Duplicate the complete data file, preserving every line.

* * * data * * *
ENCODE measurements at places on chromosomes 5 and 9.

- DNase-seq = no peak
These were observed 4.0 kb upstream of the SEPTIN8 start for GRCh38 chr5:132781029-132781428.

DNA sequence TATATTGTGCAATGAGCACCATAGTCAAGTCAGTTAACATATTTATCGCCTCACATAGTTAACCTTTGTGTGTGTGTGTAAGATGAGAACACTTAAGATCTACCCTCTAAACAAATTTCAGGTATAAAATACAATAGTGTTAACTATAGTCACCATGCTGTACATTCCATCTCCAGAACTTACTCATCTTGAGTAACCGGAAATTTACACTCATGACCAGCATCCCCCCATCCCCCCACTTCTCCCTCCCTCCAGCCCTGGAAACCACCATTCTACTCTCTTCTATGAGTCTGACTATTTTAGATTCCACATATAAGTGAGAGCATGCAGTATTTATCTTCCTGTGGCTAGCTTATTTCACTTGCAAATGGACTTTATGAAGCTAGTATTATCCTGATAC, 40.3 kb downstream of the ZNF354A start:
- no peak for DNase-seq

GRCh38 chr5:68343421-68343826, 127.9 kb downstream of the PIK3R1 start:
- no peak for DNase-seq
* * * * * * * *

ENCODE measurements at places on chromosomes 5 and 9.

- DNase-seq = no peak
These were observed 4.0 kb upstream of the SEPTIN8 start for GRCh38 chr5:132781029-132781428.

DNA sequence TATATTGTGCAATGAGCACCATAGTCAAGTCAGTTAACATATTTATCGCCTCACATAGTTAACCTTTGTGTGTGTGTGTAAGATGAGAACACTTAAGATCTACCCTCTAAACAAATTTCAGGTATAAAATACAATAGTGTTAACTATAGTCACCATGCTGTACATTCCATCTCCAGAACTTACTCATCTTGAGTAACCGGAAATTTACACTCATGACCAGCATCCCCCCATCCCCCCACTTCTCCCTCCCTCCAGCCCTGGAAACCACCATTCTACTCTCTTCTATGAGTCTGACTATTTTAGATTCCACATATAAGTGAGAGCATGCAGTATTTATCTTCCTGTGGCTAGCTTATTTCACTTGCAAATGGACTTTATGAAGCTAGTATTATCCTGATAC, 40.3 kb downstream of the ZNF354A start:
- no peak for DNase-seq

GRCh38 chr5:68343421-68343826, 127.9 kb downstream of the PIK3R1 start:
- no peak for DNase-seq